Consumers are baffled by the government’s stance on GST expansion.

As reported in Finance Friend, the Federal Treasurer Joe Hockey appeared to dismiss the idea of enforcing a goods and services tax on items bought through the internet. But this doesn’t (it turns out) appear to extend to streaming services.

On Monday the Australian announced the government’s reluctance to pursue the policy – fearing it would seem to appear overly greedy to the electorate. But this morning Fairfax Media were reporting the government’s intention to go ahead with the Netflix Tax in Tuesday’s Federal Budget.

The tax will see consumers slugged another 10 per cent on what they currently pay for movies, music, e-books and software. And it won’t end there, with the government looking to broaden the items applicable to the GST.

At the same time, Federal and State Ministers are discussing ways to lower the current $1000 GST threshold. As it stands, items costing less than $1000 attract no GST.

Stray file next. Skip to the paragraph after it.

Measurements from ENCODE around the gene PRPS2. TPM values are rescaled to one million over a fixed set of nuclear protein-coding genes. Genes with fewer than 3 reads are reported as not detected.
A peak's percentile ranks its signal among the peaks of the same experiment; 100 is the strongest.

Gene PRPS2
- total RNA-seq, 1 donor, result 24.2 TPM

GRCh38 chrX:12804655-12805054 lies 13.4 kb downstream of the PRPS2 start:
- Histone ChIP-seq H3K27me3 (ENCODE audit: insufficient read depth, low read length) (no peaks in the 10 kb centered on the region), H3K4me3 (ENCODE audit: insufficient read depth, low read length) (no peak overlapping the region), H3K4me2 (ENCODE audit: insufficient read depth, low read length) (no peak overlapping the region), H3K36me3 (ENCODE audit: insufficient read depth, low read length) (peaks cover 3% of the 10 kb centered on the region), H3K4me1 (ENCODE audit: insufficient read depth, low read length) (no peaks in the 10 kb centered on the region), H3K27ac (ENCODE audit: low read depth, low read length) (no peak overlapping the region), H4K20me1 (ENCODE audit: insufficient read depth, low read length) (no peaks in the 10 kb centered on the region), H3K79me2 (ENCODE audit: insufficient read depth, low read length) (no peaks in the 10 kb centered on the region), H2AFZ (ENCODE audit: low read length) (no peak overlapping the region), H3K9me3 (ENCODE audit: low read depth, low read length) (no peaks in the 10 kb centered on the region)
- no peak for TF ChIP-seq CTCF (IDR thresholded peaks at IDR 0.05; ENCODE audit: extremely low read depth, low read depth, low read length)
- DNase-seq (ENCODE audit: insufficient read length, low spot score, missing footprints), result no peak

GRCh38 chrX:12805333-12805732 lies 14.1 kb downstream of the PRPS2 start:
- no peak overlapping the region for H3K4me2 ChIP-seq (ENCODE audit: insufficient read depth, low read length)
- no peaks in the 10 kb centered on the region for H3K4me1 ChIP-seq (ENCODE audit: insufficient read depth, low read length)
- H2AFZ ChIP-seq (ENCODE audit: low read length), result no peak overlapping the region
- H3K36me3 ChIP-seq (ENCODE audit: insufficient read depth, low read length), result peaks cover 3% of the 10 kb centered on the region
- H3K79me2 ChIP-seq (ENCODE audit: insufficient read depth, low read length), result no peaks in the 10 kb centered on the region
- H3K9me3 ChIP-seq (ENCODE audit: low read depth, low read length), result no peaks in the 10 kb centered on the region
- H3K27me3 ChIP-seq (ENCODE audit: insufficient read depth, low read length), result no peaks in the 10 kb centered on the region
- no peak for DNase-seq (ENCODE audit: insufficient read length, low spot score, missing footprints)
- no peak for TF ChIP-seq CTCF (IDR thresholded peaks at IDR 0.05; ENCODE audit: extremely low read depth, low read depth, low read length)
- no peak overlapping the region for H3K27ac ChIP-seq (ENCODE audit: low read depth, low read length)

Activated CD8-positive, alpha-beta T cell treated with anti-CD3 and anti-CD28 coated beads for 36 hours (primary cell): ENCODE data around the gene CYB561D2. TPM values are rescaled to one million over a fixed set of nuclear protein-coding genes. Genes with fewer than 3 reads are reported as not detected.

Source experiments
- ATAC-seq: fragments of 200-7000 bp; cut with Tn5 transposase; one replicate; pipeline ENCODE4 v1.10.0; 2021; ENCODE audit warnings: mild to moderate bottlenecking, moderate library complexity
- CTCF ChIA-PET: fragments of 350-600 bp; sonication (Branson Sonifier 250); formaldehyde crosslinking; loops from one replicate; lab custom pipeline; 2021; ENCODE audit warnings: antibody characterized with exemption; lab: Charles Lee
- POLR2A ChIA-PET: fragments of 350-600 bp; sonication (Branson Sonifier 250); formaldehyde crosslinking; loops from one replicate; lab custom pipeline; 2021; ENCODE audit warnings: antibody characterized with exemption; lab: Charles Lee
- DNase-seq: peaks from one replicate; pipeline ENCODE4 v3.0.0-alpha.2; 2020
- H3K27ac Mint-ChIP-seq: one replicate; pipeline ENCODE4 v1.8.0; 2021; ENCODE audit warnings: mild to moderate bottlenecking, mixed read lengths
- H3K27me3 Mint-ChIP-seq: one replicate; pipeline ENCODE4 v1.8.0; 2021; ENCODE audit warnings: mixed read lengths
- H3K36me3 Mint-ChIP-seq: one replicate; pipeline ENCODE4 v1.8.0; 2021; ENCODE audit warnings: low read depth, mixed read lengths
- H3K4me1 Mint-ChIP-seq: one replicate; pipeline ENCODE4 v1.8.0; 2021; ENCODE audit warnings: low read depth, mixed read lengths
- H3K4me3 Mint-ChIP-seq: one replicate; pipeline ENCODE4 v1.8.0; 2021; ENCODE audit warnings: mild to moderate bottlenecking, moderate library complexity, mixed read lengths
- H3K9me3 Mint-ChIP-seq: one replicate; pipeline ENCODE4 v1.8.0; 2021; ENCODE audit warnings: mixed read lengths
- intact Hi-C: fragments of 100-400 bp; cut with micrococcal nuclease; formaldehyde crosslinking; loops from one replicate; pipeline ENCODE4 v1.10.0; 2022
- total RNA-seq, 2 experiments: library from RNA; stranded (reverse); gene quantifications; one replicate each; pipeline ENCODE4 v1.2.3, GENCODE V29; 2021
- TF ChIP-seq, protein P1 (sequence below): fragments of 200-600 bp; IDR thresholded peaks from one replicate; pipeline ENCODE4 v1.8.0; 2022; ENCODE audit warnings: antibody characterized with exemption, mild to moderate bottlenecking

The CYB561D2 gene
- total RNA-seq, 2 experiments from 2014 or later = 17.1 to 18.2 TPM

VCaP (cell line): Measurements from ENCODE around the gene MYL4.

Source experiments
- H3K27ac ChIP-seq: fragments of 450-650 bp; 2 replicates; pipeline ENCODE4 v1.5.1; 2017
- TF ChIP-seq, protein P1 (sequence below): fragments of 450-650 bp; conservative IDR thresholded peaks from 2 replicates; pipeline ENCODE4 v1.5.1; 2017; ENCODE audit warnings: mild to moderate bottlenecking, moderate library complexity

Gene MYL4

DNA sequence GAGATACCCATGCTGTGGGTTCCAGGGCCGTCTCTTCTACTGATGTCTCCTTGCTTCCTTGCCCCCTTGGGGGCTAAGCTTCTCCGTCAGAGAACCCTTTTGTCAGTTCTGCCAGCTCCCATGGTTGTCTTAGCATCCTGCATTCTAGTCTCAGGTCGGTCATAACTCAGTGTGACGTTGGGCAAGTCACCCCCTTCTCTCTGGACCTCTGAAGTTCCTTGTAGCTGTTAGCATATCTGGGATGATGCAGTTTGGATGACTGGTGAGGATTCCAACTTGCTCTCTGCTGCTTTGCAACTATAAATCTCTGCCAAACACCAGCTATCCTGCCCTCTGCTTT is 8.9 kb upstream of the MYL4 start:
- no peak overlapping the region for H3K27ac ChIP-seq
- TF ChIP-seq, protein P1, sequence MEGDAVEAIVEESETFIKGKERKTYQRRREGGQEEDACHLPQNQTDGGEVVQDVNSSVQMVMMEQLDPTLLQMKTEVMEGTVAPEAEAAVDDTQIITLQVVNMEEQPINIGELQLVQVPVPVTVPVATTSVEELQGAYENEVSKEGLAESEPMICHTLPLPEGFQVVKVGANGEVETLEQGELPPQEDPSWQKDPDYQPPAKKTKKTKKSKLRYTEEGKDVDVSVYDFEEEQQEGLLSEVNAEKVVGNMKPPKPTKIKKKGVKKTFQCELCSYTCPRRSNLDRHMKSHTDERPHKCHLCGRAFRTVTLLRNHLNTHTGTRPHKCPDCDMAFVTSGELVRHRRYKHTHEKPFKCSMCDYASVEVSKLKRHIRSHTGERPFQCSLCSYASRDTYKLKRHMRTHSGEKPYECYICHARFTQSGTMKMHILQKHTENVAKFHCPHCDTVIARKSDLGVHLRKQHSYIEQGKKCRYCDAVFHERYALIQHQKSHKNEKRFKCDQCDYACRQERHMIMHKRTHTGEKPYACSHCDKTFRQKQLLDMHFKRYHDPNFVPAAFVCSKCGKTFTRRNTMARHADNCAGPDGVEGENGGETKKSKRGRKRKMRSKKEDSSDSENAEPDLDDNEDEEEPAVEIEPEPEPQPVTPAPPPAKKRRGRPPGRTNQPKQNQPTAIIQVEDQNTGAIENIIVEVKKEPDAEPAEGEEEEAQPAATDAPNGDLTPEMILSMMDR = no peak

Assistant Treasurer Josh Frydenburg has said that broadening the GST to include internet bought goods will benefit Australian businesses. While it undoubtedly would level the playing field between domestic and international businesses it will also be a blow to Australian customers.

Mr Hockey has said he will reveal further details in Tuesday’s budget.

A spokesperson for Netflix said in April that the company was already preparing to add the cost of GST to its services. They only await the government implementing the changes.

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